Down but not out, Garza instructs Eddie to find a case where Denning himself allowed the introduction of new evidence on appeal. On the way out of court, Jewell runs up to Garza. What are all these rules? Garza told Beals to go to trial, and now he might die! Full of righteous passion, Mereta pipes up. Garza only has three months to live, and he's spending them trying to save Beals' life! Yes, she eavesdropped, and she's glad, because it's allowed her to speak the truth - she's in love with Garza. Garza grabs Mereta and pulls her away from the stunned group.
Over coffee, Garza tells Mereta that Doc Levin is his bookie. Garza's not dying, and he doesn't owe half a million like Politico said - his debt is only $250,000. He shouldn't have said he hired Mereta because she's pretty, and furthermore he's not a good candidate for love. Hell, he can't remember the names of the last three women he slept with. After making peace, they head back to the office to brainstorm with the team. Mereta and Al have discovered that Medical Examiner Simon Barnett never testified. When they tracked him down, it seemed clear that he was protecting someone - but who? It turns out, another crime tech was in the lab on the night Pam Hogan's evidence came in: Rita Schmidt.
Realizing Barnett would likely be a hostile witness, Garza's team gets busy trying to locate Rita, but it's as if she fell off the face of the earth. Garza follows a hunch: if Barnett's been protecting Rita all this time, chances are he'd call her right away if threatened. Besides, laws regarding wiretapping don't apply to patently unlawful conversations. And isn't protecting a material witness unlawful?Later that night, Lucinda plugs a digital data interpreter and a scanner into her laptop while sitting in her Gremlin outside Barnett's house. Eddie calls Barnett, claiming Rita agreed to testify. As predicted, Barnett hangs up and immediately calls Rita. Lucinda quickly locates her at a Baptist church in Massachusetts.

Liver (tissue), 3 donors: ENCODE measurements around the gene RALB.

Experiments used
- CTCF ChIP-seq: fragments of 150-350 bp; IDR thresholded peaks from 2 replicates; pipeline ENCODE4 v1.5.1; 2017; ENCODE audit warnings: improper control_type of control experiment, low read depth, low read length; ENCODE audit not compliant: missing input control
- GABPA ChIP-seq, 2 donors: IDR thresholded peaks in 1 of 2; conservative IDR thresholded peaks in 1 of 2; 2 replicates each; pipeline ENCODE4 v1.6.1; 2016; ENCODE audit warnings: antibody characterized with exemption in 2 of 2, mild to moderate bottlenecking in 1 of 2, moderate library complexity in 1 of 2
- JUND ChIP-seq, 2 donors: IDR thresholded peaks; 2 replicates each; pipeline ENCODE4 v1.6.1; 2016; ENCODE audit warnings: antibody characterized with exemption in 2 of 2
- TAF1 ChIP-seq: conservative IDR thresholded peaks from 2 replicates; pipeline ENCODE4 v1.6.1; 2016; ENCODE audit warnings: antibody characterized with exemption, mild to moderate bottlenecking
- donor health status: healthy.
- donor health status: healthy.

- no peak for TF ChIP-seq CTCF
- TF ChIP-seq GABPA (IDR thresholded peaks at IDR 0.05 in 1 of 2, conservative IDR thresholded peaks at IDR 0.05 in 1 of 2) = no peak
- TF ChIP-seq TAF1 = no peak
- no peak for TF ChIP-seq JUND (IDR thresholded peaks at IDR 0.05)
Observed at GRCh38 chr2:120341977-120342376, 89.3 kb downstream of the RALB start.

In court, Garza wins the right to introduce new evidence based on Denning's own precedent, then calls Rita to the stand. While cataloging evidence on the night of Pam Hogan's murder, Rita found a bloody pair of prescription glasses belonging to Walt Hogan. When she came back from her break, he was trying to steal them. Caught, Walt broke down, explaining that when Pam found out he was addicted to drugs, she followed him to the crack house - so he shot her. Rita never came forward because Walt threatened to kill her.
Freed jumps to his feet in protest - how can Rita prove the glasses belonged to Walt?! Thinking she might need protection someday, Rita stole the glasses. Garza offers them up as defense exhibit one. Freed protests - the glasses could belong to anyone! Garza points out that when Walt was shot in the line of duty, he was left partially deaf, and the glasses have been adjusted to accommodate his hearing aid.In his closing statement, Garza claims that Americans arrive in court expecting not just fairness, but moral rightness. If the rules we created to protect us wind up putting an innocent man to death, then something's very wrong. True justice demands the immediate release of Beals, and Hogan should be taken into custody for the murder of his wife.
As Hogan is loaded into a police car, Beals is set free, immediately accepting Jewell's marriage proposal. When Al asks Garza how it feels to be an outlaw, he answers, "Pretty damn good!"Later, the team gathers at Garza's house for a rooftop barbecue. Eddie mans the grill, admitting to Lucinda that he decided not to quit after all, and Mereta apologizes for any discomfort resulting from her declaration of love. Garza's on the phone setting up their next case, when he spies a large man with a buzz cut casing his home. He calls the senator and tells him to call off the "bodyguard" who's been following him everywhere. Vidalin claims he knows nothing about the guy, but wherever Garza is, he should leave. Garza scoffs - no matter what, he's not going anywhere.